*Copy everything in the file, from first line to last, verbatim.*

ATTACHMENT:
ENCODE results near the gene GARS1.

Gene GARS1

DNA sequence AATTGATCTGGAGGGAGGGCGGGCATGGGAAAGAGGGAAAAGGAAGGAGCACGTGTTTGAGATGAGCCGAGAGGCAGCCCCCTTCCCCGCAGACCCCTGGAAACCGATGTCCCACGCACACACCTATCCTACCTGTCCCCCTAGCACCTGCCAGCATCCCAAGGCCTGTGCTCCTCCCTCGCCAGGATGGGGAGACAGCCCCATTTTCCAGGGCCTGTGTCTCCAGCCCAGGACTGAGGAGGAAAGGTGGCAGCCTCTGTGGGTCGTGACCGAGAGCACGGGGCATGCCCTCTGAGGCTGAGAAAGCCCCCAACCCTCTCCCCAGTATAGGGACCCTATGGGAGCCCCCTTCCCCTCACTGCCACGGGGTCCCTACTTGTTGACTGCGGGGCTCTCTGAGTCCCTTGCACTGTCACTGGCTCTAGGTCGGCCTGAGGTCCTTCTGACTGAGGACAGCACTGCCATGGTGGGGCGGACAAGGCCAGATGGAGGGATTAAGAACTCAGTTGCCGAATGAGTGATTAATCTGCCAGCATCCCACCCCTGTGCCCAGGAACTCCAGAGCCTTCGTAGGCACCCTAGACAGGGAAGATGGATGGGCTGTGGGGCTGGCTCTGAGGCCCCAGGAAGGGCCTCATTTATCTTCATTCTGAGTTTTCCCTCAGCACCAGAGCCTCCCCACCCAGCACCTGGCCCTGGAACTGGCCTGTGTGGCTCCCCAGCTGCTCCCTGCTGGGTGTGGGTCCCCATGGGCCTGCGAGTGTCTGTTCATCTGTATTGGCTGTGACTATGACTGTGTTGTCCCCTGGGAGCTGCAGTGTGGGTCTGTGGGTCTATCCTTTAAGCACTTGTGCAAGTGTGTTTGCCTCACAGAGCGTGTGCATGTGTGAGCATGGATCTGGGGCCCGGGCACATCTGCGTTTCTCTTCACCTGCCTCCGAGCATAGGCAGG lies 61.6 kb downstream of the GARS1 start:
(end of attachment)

ENCODE results near the gene GARS1.

Gene GARS1

DNA sequence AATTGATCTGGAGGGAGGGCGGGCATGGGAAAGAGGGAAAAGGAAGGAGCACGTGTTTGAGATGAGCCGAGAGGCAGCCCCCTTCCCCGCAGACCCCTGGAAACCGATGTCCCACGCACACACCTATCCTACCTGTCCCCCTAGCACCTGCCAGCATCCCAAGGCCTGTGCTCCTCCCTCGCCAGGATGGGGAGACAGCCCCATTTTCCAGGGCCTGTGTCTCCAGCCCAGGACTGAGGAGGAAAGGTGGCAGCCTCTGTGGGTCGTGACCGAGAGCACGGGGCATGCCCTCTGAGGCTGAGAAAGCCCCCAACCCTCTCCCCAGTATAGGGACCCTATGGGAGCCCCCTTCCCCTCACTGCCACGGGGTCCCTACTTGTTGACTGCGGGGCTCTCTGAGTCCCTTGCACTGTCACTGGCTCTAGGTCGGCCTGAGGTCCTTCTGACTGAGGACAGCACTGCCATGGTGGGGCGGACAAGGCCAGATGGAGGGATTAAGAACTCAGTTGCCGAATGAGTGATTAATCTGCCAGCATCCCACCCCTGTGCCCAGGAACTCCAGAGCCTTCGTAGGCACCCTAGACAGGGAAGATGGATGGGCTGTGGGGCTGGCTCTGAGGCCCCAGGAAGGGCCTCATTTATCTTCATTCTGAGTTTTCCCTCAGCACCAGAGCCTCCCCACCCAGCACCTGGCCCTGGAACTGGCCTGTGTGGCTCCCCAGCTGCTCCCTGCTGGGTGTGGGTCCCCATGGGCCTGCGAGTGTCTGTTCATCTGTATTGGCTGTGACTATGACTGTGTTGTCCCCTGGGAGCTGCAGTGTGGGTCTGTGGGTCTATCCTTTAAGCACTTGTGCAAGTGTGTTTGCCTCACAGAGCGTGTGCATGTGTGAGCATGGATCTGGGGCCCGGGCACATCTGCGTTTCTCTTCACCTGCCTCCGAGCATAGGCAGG lies 61.6 kb downstream of the GARS1 start: